The updated repertoire
The songs of these Nepali bards (who for centuries, have aptly portrayed the Nepali ethos like no other homebred musicians) have undergone transitions to accommodate the changing realities in the Valley. Before, they sang about the lahara that fluttered across a young man’s heart on seeing a Radha bloom; today their songs include lines like: Mugling narayan ghat/ Bhet bhayo mayalu samau dainay haat to convey more contemporary romance-situations. Modern day Gandharvas like Khadka Bahadur Gandharva, have produced albums with names like New Road Pipal Bot, Mugling Narayan Ghat and Banepama ma Parkhi Basyo and have adapted their lyrics to reflect the urbanization of the country.
The vanishing art of Gandharva originals
On the one hand, their ability to evolve with the changing times bodes well for these sensitive artists and may assure their future survival as musicians, but on the other hand, their willingness to cater to an audience that would rather hear renditions of radio-formatted folk songs has led to a decline in the output of original song compositions. In earlier times, the Gandharvas were as renowned for the poetic structure of their songs as well as their passionate singing. Today their lyricism is a dying art.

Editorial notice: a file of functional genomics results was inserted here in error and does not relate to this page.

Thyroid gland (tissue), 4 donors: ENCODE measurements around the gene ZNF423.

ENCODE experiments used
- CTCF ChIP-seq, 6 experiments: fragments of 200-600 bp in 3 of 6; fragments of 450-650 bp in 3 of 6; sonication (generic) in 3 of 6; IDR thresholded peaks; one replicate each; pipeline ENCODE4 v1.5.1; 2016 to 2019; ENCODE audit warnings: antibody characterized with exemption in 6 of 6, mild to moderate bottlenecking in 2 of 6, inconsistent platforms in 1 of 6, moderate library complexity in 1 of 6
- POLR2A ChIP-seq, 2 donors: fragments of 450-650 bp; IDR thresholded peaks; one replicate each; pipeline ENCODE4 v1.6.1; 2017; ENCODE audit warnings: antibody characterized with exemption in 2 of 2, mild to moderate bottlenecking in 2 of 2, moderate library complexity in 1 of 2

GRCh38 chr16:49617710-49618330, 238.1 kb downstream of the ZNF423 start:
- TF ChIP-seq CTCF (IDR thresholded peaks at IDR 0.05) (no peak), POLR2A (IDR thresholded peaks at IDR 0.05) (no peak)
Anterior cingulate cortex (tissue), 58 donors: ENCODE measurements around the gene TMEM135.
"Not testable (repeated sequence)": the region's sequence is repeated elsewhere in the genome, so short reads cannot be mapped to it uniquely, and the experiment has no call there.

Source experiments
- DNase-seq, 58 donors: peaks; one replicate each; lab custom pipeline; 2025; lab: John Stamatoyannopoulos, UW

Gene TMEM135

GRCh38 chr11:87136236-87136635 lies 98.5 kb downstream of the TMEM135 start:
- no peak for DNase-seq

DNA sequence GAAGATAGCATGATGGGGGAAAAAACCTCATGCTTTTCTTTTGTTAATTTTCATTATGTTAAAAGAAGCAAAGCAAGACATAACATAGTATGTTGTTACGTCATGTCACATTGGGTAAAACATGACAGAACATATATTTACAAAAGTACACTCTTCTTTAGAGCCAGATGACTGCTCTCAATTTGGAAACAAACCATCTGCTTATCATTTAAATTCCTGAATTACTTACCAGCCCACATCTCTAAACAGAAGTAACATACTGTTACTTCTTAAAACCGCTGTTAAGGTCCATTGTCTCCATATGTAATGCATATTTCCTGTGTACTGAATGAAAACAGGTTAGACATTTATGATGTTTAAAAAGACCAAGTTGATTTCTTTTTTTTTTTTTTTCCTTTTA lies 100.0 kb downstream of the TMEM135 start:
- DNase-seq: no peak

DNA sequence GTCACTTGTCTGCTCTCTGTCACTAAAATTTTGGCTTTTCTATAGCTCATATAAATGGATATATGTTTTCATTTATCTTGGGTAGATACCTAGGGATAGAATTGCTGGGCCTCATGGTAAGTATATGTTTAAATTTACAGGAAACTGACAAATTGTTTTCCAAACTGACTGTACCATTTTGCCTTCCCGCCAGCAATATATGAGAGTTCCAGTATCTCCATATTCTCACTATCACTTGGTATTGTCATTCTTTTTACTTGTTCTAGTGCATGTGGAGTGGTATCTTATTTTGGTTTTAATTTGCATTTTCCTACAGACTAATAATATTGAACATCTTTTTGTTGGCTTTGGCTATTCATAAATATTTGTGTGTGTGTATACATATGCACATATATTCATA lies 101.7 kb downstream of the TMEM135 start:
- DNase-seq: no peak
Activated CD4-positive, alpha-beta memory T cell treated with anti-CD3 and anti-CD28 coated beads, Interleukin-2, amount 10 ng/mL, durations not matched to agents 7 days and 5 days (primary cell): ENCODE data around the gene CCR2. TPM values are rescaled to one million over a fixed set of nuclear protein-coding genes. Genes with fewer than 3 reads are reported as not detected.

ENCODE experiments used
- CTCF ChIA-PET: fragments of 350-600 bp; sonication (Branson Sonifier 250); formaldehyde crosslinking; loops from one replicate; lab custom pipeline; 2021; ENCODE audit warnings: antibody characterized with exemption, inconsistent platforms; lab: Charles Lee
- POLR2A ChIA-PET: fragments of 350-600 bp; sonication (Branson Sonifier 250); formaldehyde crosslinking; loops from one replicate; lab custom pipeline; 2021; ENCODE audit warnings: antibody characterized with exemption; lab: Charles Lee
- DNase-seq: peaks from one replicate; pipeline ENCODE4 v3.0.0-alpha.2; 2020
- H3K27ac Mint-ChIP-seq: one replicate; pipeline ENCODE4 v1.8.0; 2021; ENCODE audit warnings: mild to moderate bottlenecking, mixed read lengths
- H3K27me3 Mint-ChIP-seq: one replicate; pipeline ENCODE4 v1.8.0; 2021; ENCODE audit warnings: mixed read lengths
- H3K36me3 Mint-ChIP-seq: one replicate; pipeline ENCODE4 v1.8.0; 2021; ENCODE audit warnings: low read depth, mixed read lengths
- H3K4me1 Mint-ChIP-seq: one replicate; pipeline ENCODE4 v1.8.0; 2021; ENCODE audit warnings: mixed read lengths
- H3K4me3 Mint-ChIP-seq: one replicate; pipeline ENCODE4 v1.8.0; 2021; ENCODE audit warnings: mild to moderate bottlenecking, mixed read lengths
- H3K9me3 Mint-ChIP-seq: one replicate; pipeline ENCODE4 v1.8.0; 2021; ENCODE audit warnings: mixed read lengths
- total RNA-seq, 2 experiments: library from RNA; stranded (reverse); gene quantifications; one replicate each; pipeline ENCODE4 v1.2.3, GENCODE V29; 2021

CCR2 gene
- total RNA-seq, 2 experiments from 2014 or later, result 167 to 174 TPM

Today, there are around one hundred and fifty Gandharvas living in cheap rented rooms in Kathmandu. Some ply the roads singing for live audiences, some sell sarangis to tourists in Thamel, and a few record albums when possible. Most have been relegated to moonlighting as accompaniment musicians at dohori joints around town. Because they are not economically well-off, the Gandharvas cannot afford to set up shops to market musical instruments in expensive financial districts like Thamel—where most of their sarangi buyers hang out. Unfortunately, the government has done nothing to help these brilliant musicians considered Dalits or untouchables by our society.